And You Thought Women Couldn’t Build Bridges: Emily Warren Roebling

Courtesy Brooklyn Museum of Art
Courtesy Brooklyn Museum of Art

 

Here’s a happy story for a change: During the Civil War Emily went to visit her brother then commanding the 5th Army Corps at his headquarters and fell madly in love with Washington Roebling, the son of John A. Roebling who designed the as yet to be built Brooklyn Bridge. Washington obviously felt the same way when writing to his sister about Emily he said,  “Some people’s beauty lies not in the features, but in the varied expression that the countenance will assume under the various emotions. She is…a most entertaining talker, which is a mighty good thing you know, I myself being so stupid.” (ASCE)

They got married after a whirlwind romance, traveled to Europe to study bridges, had a baby and came home only to find that John A. had died of tetanus leaving Washington to complete the construction of the bridge!

Luckily Emily had studied right along side of her husband because soon enough he developed a horrible case of the bends  (caisson disease) and became bedridden. Now  Washington didn’t want to lose his position so the task of carrying out Washington’s duties as chief engineer fell upon Emily. She saw to it that the bridge got done, gaining a first-rate, hands-on education in the process and some even wondered if she’d been secretly responsible for the bridge’s design (all of this being rather scandalous).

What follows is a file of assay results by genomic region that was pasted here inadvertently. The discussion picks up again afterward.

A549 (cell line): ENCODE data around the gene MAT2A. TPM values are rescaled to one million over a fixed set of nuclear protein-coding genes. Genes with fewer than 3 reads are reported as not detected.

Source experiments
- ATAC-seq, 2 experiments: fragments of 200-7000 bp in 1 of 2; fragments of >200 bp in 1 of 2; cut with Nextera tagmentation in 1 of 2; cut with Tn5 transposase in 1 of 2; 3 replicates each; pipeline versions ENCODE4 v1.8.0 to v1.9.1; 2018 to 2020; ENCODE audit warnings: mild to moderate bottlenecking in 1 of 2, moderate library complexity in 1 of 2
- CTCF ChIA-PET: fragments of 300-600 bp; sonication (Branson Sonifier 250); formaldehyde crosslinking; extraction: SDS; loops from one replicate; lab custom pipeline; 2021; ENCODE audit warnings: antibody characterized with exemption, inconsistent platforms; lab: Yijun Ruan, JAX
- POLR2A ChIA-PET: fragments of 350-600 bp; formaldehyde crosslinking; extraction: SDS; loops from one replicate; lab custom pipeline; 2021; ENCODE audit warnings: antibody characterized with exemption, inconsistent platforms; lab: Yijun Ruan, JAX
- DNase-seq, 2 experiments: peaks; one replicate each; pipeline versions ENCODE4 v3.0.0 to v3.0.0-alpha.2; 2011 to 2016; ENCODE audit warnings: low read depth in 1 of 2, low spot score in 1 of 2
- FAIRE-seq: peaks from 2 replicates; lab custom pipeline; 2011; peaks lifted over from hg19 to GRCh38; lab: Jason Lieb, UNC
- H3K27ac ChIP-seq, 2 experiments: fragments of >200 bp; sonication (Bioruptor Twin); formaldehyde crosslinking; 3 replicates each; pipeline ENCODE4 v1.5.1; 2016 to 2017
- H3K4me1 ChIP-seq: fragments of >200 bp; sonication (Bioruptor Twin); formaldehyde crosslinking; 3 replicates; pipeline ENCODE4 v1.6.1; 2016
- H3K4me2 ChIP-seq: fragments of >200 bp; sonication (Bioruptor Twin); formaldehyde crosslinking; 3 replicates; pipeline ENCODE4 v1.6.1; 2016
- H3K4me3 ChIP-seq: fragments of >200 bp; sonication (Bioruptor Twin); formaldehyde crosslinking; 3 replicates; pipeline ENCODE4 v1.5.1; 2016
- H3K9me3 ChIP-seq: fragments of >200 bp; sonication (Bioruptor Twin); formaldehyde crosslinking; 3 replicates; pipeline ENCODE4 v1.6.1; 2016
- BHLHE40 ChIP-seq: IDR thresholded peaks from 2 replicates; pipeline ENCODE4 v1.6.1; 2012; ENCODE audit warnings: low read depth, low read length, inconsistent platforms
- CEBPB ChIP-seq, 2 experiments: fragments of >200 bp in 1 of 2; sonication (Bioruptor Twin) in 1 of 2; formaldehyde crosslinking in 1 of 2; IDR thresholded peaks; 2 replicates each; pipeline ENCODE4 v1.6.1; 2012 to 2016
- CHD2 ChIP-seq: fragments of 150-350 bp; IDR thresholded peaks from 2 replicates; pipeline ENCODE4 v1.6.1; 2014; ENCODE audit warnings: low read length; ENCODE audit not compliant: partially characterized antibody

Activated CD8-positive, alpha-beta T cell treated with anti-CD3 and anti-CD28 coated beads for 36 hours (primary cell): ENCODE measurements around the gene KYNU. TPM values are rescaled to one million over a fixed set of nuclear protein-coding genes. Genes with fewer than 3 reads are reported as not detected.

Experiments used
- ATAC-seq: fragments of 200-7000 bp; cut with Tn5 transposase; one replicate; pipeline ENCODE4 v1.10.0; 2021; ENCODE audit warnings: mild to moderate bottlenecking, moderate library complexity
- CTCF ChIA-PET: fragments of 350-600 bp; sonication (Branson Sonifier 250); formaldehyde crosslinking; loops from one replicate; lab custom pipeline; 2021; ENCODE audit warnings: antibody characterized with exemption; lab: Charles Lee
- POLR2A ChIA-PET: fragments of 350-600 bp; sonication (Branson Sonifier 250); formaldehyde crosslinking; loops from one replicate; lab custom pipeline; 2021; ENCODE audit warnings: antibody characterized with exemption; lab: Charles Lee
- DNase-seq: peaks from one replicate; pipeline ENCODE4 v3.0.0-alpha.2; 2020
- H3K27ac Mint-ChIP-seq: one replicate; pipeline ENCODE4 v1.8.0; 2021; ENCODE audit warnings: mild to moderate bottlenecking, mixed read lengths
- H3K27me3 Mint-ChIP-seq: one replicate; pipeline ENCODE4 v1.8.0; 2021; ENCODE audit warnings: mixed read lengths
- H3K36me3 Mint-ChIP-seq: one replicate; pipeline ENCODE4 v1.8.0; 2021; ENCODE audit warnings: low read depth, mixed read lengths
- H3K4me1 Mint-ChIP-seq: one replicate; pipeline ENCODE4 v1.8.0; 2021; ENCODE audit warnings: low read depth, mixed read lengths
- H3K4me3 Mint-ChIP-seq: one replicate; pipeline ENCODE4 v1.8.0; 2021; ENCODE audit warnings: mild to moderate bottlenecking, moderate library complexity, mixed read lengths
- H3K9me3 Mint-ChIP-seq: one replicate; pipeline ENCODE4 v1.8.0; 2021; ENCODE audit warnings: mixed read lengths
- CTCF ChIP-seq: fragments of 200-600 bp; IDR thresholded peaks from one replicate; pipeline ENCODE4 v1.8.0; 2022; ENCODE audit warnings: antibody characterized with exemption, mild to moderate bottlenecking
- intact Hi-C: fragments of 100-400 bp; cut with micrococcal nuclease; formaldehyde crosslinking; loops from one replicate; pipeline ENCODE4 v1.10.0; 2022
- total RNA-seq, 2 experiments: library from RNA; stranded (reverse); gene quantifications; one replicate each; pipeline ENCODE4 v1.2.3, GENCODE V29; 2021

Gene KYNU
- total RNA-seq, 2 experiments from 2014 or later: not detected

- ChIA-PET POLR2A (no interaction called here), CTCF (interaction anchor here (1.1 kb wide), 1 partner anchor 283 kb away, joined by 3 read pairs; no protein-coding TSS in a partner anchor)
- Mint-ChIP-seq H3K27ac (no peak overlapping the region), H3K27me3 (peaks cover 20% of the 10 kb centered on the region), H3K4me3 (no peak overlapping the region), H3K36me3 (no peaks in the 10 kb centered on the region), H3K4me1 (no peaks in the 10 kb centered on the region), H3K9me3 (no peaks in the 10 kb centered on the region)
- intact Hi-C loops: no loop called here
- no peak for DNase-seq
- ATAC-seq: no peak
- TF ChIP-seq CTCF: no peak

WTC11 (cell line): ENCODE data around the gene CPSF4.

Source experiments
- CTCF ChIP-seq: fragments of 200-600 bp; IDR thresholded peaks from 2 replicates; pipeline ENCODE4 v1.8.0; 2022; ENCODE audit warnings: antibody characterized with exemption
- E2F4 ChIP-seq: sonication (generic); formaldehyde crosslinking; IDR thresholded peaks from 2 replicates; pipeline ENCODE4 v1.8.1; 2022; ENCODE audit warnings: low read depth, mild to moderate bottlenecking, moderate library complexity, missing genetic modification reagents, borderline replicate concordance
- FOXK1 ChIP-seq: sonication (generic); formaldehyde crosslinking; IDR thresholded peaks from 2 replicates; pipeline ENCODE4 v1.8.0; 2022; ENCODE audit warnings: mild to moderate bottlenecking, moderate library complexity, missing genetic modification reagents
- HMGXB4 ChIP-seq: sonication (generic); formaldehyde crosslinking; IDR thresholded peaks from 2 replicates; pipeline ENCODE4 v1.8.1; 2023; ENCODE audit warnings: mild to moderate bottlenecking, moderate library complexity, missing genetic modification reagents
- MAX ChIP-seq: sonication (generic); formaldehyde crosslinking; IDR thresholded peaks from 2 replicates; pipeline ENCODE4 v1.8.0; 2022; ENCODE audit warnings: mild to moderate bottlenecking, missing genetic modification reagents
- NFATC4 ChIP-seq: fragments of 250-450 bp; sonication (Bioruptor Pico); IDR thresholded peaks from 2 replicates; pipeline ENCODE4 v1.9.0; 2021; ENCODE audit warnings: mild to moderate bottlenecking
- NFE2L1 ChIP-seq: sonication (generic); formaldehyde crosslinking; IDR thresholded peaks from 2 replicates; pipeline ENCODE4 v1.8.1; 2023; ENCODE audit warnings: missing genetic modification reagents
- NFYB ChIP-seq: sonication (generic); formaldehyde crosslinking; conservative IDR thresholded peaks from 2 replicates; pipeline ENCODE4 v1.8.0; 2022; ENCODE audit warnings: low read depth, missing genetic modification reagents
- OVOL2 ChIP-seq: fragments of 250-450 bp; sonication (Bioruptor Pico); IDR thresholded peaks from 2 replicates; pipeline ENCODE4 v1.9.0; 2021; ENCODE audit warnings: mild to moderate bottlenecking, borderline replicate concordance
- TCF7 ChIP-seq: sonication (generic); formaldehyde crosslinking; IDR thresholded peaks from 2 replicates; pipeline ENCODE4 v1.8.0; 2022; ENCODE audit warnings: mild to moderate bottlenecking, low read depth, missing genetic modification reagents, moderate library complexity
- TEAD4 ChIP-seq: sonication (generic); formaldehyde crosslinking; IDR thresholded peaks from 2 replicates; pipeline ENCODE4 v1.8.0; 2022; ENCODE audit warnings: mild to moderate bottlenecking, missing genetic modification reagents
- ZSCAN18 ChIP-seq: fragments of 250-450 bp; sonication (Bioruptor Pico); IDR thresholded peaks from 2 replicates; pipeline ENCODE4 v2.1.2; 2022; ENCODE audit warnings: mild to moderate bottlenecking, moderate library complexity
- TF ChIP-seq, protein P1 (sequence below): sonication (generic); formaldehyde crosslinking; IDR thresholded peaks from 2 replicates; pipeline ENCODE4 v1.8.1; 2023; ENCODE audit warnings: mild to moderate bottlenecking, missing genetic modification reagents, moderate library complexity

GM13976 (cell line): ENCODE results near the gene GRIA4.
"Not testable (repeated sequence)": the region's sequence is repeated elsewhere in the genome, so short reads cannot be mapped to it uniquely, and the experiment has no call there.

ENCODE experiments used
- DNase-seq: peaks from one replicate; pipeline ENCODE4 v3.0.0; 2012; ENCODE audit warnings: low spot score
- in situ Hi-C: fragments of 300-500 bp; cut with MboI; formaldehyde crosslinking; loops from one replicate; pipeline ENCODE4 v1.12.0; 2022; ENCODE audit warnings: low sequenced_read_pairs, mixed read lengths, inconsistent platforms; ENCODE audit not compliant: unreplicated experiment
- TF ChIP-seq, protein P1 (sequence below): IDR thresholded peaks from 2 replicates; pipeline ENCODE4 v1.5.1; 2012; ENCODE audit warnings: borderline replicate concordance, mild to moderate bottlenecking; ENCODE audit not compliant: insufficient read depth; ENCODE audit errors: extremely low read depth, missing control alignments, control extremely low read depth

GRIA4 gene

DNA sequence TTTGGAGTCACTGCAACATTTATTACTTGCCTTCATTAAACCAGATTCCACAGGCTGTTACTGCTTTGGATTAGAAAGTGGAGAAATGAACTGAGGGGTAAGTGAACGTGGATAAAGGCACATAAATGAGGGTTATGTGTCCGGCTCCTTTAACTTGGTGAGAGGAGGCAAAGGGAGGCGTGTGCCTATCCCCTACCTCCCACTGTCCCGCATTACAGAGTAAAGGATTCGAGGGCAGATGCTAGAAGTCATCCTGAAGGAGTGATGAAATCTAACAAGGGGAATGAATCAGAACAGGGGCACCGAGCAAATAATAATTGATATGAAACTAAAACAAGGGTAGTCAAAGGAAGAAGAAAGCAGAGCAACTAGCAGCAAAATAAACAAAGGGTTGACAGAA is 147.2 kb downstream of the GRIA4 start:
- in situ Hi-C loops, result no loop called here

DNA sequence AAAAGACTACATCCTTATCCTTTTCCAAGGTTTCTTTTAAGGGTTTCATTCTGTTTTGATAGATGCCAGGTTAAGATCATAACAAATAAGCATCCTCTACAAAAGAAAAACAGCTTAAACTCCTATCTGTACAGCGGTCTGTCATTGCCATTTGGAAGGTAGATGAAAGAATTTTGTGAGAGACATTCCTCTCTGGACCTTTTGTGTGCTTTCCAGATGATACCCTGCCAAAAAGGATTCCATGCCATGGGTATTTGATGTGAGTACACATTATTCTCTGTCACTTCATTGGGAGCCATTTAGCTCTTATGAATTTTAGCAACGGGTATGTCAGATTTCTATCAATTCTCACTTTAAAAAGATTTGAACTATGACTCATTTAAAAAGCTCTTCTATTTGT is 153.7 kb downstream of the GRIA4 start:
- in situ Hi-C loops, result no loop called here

And what a lovely bridge it is.
And what a lovely bridge it is.

“At the opening ceremony, Emily was honored in a speech by Abram Stevens Hewitt who said that the bridge was

…an everlasting monument to the sacrificing devotion of a woman and of her capacity for that higher education from which she has been too long disbarred.”  (Wiki)

 

Now isn’t that nice?

 

 

 

 

 

 

2 thoughts on “And You Thought Women Couldn’t Build Bridges: Emily Warren Roebling

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